Artichoke agave

Agave parryi var. truncata – Artichoke agave


A blue/grey succulent with reddish-brown tips/spines at the top of the leaves that form a rosette. It has a thick waxy cuticle/

Plant Growth

Images of agave cacti

Grows to be 2 to 3 feet tall and 3 to 4 feet wide. Plant matures into reproductive age and flowers in 10 to 30 years. When flowering, a red and yellow flowering stalk grows, up to 20 feet tall.


The artichoke agave is native to Mexico, near the Durango/Zacatecas border.


Artichoke agave excel in full sunlight and rocky soils that drain well.


Artichoke agave reproduce through seeds and are pollinated by insects. They also reproduce asexually, sending out new shoots very close to the mature plant. It’s roots/corms can also be divided.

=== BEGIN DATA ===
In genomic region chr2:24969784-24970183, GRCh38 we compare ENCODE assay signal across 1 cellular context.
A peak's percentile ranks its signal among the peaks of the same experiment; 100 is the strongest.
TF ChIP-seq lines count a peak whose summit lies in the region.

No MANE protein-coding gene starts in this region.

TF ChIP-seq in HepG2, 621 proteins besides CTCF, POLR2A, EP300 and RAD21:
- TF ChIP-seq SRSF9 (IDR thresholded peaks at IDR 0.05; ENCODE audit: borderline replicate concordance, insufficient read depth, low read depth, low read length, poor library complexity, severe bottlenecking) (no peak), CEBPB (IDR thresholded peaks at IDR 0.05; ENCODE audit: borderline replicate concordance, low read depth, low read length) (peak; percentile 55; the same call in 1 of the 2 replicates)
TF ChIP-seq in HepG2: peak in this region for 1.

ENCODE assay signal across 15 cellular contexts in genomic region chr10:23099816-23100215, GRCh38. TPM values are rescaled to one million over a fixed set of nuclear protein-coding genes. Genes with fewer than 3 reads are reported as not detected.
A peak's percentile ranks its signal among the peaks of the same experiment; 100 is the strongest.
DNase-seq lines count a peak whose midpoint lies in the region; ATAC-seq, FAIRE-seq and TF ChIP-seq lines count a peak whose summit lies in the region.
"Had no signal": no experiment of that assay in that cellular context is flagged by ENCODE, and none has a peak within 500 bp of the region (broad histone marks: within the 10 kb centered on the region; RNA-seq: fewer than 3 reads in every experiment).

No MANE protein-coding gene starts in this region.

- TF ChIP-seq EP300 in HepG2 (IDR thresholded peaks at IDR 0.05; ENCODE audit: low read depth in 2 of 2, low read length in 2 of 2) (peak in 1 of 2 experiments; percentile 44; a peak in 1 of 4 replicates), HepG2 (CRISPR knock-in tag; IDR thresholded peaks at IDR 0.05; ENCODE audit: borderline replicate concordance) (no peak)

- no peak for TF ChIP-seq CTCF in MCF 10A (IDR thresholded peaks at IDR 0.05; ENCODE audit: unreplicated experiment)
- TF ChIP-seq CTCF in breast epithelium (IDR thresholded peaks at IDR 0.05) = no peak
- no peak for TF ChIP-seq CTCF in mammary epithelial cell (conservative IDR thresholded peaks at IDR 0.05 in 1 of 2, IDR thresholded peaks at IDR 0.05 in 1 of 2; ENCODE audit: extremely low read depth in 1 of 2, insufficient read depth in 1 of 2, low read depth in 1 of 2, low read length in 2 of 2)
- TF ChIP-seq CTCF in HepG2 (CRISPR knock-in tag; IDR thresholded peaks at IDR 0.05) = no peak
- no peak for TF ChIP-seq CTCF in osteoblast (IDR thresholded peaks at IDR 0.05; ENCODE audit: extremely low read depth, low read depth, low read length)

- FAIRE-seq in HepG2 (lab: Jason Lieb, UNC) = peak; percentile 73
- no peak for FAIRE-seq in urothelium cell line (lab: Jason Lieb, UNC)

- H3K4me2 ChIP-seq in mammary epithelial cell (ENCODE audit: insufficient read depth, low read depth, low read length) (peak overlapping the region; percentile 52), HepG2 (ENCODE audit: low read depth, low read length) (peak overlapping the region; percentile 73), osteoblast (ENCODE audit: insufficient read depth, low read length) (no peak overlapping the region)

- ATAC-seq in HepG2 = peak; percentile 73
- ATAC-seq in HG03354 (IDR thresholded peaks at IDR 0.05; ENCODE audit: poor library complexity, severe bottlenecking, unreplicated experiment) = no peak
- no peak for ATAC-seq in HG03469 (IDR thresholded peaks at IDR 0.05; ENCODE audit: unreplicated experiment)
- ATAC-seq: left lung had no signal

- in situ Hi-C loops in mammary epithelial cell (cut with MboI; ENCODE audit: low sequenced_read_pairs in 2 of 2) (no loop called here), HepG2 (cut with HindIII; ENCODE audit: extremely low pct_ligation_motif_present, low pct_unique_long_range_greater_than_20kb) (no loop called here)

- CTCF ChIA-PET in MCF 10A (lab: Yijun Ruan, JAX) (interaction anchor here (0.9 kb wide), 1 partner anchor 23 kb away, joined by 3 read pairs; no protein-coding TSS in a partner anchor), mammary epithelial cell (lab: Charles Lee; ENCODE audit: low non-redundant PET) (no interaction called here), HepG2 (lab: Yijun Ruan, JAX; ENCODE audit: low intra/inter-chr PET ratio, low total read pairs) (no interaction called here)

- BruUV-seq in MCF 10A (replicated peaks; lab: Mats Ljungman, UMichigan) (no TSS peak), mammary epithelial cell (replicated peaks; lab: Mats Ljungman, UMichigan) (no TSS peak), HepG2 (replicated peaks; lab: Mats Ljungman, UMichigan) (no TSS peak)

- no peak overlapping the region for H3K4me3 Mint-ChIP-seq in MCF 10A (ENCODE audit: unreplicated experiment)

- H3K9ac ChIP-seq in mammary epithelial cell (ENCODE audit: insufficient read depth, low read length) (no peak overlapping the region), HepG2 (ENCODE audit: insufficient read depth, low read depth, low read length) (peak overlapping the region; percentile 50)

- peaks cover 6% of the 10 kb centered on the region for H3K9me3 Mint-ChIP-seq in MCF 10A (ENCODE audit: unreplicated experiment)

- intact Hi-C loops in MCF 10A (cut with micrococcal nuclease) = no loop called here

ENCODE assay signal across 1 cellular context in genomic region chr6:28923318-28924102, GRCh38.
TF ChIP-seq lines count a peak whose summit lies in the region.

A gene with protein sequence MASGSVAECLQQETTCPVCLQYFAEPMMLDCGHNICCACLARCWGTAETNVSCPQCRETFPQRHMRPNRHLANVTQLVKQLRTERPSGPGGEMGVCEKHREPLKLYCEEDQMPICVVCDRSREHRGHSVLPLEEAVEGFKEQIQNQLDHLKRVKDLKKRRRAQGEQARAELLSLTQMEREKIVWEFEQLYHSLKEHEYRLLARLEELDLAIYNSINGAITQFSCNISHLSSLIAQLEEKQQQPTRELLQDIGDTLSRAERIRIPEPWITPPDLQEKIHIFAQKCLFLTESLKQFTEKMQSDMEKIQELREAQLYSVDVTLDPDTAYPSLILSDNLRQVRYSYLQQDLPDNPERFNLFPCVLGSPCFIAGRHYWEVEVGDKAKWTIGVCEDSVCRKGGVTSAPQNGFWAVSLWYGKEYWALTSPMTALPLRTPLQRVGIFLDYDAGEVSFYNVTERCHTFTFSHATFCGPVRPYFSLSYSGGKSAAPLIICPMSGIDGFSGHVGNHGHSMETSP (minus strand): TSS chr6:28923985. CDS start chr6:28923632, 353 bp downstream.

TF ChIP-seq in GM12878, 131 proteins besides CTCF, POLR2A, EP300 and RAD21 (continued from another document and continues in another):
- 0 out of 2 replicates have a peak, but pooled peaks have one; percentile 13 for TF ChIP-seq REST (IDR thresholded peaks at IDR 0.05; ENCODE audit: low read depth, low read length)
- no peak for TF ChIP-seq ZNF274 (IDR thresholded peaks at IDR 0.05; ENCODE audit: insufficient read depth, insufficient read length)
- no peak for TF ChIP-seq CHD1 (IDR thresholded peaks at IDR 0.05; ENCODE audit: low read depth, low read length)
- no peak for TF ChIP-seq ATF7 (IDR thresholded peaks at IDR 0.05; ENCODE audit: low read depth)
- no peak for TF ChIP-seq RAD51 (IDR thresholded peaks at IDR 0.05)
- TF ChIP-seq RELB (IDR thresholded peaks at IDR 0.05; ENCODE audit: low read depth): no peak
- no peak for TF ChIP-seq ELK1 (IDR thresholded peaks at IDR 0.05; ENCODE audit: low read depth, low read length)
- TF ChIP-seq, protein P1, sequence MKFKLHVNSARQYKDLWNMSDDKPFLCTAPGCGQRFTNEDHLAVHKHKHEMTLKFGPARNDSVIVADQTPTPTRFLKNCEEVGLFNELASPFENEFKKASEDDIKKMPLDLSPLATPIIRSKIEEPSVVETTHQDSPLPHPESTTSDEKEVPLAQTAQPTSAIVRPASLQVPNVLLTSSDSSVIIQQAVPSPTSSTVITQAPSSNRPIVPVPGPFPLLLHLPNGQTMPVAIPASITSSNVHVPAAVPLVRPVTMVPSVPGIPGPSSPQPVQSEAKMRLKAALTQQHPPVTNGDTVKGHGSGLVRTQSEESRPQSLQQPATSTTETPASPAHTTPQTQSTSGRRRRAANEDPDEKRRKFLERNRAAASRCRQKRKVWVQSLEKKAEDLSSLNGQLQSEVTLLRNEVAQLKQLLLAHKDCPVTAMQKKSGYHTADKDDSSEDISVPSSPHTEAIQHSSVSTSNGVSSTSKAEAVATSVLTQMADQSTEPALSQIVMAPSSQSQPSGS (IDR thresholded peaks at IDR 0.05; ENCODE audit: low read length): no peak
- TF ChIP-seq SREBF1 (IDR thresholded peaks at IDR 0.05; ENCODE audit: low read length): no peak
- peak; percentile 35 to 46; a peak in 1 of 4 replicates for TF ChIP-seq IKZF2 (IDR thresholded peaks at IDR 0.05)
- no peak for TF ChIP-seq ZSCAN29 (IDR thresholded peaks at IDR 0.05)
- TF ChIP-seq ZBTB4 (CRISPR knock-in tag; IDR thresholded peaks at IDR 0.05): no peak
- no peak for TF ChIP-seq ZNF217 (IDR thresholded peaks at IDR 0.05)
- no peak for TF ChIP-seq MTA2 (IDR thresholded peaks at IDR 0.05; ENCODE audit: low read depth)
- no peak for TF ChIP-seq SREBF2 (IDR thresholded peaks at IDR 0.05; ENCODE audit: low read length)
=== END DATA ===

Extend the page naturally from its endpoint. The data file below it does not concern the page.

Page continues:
Ethnobotanical Uses

Agave has been used as a natural diuretic, as well as a digestive aid. Agave tea was used to treat constipation, gas, and arthritis. The Aztecs mixed agave with salt to treat wounds, taking advantage of its anti-microbial properties. It’s active ingredients are also found in many topical ointments to kill bacteria. Agave naturally contains insulin and may decrease fat and cholesterol in the body.

Food Uses

Agave has been used as a sugar alternative sweetener and a source of fiber for the Native Americans. A close relative Agave tequilana is used to make tequila.


This article was contributed by Stuart Haslam (BBIO 220 SUM’15) and Sarah Verlinde. For questions regarding the UWB/CC Plant Tour, contact Sarah at